Taking Bell Investments To the Next Level: Brainstorming Financial Products in Animal Crossing

First, there was a stalk market — a simple system that allows Animal Crossing players to benefit from buying and selling turnips. To put simply, it’s a form of investment;

Then, there is Warren Turnip, a Discord bot I wrote that helps me and my friends keep track of our selling prices every day so we can benefit the most from each other.

My Warren Turnip in action.

At perhaps the same time (even earlier), came Turnip.exchange, a website that lets everyone on the internet post about their islands and set queues for investors to wait in. It is a beautiful system!

Finally, someone was smart enough to make priority queues for those who joined their Discord servers…

It’s totally understandable — getting in an island is already a time-consuming task. If I can spend less time waiting in line, why wouldn’t I?

A few weeks after I sort of put down Warren Turnip, I started thinking about the possibilities of Turnip trading. Since it is already a simplified simulation of real-world stocktrading, my question is: can I further this design and come up with different “financial products” that cater to the current needs?

Ladies and Gentlemen, I present to you: Collective Investment and Priority Bidding

Collective Investment (Investment Fund)

In real world, a typical investment concerns two entities: the client and the target. In most cases, profit is entirely up to the client’s wisdom, experience and luck.

Someone came up with an idea: how about we give all of our money to someone we trust, and let them decide what targets to invest? So people started pouring money to this “trusted someone”, therefore the word “collective”; on the other hand, this agent must also work hard on making everyone profit. In many cases, they are not restricted to one type of investment; in fact, the money they received are mostly used to invest multiple types of targets at once. As the saying goes “don’t put all your eggs in one basket”, this is a way to split and lower investment risks.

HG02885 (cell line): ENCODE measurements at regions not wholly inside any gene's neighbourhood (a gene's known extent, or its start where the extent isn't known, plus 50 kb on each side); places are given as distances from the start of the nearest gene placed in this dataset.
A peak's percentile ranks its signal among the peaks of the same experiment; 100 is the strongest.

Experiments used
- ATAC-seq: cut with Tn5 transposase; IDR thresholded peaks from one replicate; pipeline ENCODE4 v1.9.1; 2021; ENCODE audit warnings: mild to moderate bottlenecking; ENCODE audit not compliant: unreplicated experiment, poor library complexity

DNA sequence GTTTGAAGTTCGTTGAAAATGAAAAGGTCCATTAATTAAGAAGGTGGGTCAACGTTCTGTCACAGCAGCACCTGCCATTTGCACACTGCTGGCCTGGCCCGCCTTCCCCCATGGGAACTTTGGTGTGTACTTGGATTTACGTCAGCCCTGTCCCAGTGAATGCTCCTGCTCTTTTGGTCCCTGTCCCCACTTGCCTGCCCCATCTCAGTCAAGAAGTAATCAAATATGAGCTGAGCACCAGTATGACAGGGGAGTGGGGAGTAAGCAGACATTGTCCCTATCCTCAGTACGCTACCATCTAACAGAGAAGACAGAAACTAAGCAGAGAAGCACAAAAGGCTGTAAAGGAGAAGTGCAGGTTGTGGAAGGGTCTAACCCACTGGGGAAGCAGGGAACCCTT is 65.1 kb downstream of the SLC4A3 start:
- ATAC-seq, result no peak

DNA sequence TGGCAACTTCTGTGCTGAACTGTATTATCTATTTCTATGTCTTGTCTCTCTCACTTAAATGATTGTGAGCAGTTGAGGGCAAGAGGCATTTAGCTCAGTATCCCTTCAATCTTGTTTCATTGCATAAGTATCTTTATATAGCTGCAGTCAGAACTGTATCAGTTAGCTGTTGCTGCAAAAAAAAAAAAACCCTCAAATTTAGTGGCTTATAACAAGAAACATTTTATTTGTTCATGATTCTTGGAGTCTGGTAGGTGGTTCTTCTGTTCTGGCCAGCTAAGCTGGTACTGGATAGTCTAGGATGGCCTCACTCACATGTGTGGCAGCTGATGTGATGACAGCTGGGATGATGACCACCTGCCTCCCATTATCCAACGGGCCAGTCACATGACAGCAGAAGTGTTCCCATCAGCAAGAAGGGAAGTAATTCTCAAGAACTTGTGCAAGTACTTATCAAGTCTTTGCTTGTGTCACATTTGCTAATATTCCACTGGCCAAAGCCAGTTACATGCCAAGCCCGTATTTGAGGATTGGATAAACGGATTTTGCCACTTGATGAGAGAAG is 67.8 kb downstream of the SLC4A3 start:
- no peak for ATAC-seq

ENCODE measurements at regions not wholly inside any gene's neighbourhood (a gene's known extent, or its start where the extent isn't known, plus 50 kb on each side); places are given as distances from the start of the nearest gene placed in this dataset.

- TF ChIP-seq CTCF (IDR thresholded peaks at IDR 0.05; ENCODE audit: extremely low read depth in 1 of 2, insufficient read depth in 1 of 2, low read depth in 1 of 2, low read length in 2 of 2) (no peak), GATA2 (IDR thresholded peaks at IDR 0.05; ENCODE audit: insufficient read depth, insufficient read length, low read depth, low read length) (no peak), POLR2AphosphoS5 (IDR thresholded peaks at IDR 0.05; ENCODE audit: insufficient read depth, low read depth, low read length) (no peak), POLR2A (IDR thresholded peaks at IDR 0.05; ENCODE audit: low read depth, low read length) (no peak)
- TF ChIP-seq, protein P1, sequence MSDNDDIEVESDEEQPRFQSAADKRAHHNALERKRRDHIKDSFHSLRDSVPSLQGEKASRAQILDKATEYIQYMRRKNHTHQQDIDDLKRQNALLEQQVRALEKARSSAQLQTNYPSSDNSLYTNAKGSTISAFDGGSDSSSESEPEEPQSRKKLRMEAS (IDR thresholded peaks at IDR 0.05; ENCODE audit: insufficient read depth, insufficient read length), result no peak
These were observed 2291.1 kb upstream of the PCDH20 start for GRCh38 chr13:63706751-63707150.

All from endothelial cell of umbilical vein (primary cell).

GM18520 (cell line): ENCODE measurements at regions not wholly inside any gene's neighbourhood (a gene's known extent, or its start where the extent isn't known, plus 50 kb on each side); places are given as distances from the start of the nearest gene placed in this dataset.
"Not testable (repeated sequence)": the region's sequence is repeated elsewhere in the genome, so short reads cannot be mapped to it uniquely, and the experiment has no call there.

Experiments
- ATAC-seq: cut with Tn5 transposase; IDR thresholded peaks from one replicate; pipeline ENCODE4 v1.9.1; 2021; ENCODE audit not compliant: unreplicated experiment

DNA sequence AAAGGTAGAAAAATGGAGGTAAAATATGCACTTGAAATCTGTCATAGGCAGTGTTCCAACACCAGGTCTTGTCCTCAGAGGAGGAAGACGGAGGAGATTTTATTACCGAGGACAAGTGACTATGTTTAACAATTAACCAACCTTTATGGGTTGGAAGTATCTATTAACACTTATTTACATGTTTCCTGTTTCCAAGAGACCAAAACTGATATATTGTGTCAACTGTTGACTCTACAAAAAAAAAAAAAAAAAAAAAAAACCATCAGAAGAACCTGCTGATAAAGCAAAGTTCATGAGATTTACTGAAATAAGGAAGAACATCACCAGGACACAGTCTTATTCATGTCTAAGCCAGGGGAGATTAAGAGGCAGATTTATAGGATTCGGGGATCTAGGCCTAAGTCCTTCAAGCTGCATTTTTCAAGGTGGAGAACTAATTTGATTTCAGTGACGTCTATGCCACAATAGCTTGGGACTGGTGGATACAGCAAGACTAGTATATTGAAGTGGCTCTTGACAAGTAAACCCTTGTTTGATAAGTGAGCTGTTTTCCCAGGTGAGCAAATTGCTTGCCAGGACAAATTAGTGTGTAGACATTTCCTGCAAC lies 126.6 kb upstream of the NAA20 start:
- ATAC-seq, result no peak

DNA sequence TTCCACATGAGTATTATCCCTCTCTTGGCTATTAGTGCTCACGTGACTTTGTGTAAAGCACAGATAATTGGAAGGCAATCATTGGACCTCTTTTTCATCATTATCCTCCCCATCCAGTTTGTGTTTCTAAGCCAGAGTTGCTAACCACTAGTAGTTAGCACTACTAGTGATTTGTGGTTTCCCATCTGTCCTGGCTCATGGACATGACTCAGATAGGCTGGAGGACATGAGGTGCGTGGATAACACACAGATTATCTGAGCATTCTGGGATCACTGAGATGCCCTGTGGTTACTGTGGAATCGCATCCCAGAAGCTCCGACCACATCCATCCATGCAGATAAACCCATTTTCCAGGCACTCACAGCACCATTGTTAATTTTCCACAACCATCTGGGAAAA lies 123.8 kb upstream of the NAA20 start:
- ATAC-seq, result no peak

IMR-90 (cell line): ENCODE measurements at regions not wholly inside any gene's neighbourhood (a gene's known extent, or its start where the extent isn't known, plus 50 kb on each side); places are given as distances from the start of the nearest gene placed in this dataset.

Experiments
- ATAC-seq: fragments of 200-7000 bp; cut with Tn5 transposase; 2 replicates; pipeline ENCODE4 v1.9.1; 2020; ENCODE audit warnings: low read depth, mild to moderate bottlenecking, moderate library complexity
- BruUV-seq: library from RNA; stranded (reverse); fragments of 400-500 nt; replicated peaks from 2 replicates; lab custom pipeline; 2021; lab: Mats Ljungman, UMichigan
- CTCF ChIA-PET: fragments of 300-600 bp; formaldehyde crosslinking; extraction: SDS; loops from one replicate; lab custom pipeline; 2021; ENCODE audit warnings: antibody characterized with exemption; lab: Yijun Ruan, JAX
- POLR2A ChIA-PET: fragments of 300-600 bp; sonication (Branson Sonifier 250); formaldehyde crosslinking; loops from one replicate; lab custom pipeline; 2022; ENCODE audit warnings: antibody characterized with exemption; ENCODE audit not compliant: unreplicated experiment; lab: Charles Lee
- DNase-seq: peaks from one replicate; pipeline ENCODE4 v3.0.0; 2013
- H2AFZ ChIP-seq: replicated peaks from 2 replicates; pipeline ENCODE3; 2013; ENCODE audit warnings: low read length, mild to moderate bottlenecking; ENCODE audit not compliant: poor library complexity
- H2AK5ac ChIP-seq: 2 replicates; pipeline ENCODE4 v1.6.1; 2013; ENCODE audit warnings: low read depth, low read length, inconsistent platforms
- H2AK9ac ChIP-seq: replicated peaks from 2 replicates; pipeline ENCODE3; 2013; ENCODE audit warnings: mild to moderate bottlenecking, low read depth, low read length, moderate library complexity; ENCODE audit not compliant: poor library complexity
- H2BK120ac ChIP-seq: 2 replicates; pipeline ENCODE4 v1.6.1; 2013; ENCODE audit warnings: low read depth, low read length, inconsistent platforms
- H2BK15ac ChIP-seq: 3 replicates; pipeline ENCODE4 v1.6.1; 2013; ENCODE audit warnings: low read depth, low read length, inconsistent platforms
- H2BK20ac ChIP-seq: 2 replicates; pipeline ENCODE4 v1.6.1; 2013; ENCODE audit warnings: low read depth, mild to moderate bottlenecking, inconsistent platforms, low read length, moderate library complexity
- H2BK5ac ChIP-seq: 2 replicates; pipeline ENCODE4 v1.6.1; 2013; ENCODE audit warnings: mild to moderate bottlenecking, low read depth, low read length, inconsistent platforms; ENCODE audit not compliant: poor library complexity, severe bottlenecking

In the end, when everyone wins, the agent receives a fee based on the profit.

Back in Animal Crossing, Stalk Markets actually have patterns that become predictable once players have enough data on the turnip prices of the week. If a player has predicted a seemingly wealthy future, it’s not a bad idea to start a collective investment. Here’s how it works:

  1. The player ‘Andy’ starts a collective investment and calls for investors.
  2. Investors hand over their turnips. Andy takes record of how many turnips each player has invested.
  3. Since Andy is the one who started the investment, he will also be the “agent” for this trade.
  4. When the time comes, Andy sells all the turnips he has received. Then, he transfers the profit back to his investors, in proportion to how many turnips they’ve invested.


For Andy: Andy does not have to spend time buying any Turnips on Sunday. I mean, Daisy Mae only comes between 9~12, but frankly people tend to wake up late on weekends. Should he decide to invest in turnips himself, he can earn “extra cash” through the fees he will collect in the end.

For Investors: Animal Crossing should be a low-maintenance game. For people who do not have a lot of time on their hands or who are just not beside their Switches at all times, this is a good way to earn money without the need to spend too much time on it.